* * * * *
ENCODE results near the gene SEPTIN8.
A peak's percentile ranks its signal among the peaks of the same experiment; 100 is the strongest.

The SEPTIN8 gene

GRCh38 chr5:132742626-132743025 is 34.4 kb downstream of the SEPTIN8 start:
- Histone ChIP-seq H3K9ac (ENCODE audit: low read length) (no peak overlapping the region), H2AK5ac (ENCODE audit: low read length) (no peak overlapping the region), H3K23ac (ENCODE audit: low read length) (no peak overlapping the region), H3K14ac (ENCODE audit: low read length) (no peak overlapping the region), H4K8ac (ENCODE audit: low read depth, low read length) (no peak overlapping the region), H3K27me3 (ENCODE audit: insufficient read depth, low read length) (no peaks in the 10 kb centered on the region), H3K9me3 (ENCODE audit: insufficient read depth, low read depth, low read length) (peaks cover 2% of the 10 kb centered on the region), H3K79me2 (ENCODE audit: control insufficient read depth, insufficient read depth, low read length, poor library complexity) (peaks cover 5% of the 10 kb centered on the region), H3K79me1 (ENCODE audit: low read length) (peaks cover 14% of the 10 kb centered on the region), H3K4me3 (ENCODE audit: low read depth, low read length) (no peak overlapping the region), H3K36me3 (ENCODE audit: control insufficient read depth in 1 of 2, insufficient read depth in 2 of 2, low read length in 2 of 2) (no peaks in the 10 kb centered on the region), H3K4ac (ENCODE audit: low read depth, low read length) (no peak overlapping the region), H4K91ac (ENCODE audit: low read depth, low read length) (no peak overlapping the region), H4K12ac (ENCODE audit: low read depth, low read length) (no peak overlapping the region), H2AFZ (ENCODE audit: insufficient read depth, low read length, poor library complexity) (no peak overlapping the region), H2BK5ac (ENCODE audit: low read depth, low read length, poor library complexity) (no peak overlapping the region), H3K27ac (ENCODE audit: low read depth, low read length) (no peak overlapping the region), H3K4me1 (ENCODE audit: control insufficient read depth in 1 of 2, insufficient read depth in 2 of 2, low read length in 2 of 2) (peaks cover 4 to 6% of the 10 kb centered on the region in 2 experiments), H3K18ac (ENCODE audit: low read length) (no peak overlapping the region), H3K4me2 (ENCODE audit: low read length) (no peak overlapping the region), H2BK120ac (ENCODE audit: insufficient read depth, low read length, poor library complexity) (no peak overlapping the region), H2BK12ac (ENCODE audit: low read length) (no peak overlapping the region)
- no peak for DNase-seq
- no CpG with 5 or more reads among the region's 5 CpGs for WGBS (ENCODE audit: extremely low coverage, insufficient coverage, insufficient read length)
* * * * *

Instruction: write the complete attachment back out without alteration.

ENCODE results near the gene SEPTIN8.
A peak's percentile ranks its signal among the peaks of the same experiment; 100 is the strongest.

The SEPTIN8 gene

GRCh38 chr5:132742626-132743025 is 34.4 kb downstream of the SEPTIN8 start:
- Histone ChIP-seq H3K9ac (ENCODE audit: low read length) (no peak overlapping the region), H2AK5ac (ENCODE audit: low read length) (no peak overlapping the region), H3K23ac (ENCODE audit: low read length) (no peak overlapping the region), H3K14ac (ENCODE audit: low read length) (no peak overlapping the region), H4K8ac (ENCODE audit: low read depth, low read length) (no peak overlapping the region), H3K27me3 (ENCODE audit: insufficient read depth, low read length) (no peaks in the 10 kb centered on the region), H3K9me3 (ENCODE audit: insufficient read depth, low read depth, low read length) (peaks cover 2% of the 10 kb centered on the region), H3K79me2 (ENCODE audit: control insufficient read depth, insufficient read depth, low read length, poor library complexity) (peaks cover 5% of the 10 kb centered on the region), H3K79me1 (ENCODE audit: low read length) (peaks cover 14% of the 10 kb centered on the region), H3K4me3 (ENCODE audit: low read depth, low read length) (no peak overlapping the region), H3K36me3 (ENCODE audit: control insufficient read depth in 1 of 2, insufficient read depth in 2 of 2, low read length in 2 of 2) (no peaks in the 10 kb centered on the region), H3K4ac (ENCODE audit: low read depth, low read length) (no peak overlapping the region), H4K91ac (ENCODE audit: low read depth, low read length) (no peak overlapping the region), H4K12ac (ENCODE audit: low read depth, low read length) (no peak overlapping the region), H2AFZ (ENCODE audit: insufficient read depth, low read length, poor library complexity) (no peak overlapping the region), H2BK5ac (ENCODE audit: low read depth, low read length, poor library complexity) (no peak overlapping the region), H3K27ac (ENCODE audit: low read depth, low read length) (no peak overlapping the region), H3K4me1 (ENCODE audit: control insufficient read depth in 1 of 2, insufficient read depth in 2 of 2, low read length in 2 of 2) (peaks cover 4 to 6% of the 10 kb centered on the region in 2 experiments), H3K18ac (ENCODE audit: low read length) (no peak overlapping the region), H3K4me2 (ENCODE audit: low read length) (no peak overlapping the region), H2BK120ac (ENCODE audit: insufficient read depth, low read length, poor library complexity) (no peak overlapping the region), H2BK12ac (ENCODE audit: low read length) (no peak overlapping the region)
- no peak for DNase-seq
- no CpG with 5 or more reads among the region's 5 CpGs for WGBS (ENCODE audit: extremely low coverage, insufficient coverage, insufficient read length)